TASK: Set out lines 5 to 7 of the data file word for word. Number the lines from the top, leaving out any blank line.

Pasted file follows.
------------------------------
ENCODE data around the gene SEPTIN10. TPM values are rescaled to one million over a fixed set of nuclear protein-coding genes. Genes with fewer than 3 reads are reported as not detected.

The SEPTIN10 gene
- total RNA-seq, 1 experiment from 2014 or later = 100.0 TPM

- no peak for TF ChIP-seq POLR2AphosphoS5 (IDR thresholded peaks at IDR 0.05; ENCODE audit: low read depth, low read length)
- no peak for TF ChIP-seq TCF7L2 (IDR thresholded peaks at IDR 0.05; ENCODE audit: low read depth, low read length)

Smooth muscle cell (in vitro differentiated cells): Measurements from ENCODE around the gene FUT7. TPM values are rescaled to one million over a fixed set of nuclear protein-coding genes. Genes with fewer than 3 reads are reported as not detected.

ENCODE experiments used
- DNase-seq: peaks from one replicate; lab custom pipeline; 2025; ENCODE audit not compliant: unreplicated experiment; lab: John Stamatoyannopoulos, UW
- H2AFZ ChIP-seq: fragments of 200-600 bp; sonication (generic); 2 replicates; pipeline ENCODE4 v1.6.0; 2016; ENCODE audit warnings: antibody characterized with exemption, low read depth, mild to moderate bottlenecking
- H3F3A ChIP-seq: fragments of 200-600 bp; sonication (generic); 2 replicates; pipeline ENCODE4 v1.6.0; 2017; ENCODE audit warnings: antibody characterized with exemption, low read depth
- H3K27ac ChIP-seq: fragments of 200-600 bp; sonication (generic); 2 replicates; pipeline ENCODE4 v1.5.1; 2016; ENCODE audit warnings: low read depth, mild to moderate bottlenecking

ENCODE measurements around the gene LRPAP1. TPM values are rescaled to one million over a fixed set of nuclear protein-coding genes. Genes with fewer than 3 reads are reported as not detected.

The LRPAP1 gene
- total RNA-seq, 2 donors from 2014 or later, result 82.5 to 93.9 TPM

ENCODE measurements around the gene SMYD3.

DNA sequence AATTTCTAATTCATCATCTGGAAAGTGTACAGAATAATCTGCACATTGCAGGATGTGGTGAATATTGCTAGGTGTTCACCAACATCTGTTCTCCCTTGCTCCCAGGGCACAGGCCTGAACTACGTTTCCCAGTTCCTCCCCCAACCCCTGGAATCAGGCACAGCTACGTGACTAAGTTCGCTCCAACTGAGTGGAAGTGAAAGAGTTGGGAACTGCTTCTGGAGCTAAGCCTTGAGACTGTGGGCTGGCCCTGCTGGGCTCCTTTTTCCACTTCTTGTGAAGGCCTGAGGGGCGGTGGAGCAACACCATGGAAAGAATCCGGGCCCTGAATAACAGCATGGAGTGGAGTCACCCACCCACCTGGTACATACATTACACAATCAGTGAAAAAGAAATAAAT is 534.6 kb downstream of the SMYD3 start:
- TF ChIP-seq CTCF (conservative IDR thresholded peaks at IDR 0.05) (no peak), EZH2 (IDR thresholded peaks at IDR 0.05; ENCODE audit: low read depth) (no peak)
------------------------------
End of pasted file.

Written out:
- no peak for TF ChIP-seq TCF7L2 (IDR thresholded peaks at IDR 0.05; ENCODE audit: low read depth, low read length)

Smooth muscle cell (in vitro differentiated cells): Measurements from ENCODE around the gene FUT7. TPM values are rescaled to one million over a fixed set of nuclear protein-coding genes. Genes with fewer than 3 reads are reported as not detected.

ENCODE experiments used